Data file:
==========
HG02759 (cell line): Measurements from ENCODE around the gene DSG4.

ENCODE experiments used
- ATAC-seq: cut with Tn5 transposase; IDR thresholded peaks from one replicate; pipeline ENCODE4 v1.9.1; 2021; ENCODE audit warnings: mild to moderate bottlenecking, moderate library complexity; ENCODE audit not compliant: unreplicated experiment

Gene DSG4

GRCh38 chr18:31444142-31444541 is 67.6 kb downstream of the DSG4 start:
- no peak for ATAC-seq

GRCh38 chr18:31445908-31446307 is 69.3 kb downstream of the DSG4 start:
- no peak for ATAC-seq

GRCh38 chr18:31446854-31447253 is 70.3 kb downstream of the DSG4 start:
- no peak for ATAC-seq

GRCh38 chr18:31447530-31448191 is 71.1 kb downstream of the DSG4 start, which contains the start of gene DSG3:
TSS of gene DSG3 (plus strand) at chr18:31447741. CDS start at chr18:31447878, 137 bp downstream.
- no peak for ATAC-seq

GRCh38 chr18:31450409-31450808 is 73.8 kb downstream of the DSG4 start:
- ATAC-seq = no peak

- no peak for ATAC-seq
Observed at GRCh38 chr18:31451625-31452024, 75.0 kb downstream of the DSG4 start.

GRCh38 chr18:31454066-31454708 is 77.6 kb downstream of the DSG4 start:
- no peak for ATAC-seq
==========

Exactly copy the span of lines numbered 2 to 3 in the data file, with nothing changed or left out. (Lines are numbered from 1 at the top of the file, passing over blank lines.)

ENCODE experiments used
- ATAC-seq: cut with Tn5 transposase; IDR thresholded peaks from one replicate; pipeline ENCODE4 v1.9.1; 2021; ENCODE audit warnings: mild to moderate bottlenecking, moderate library complexity; ENCODE audit not compliant: unreplicated experiment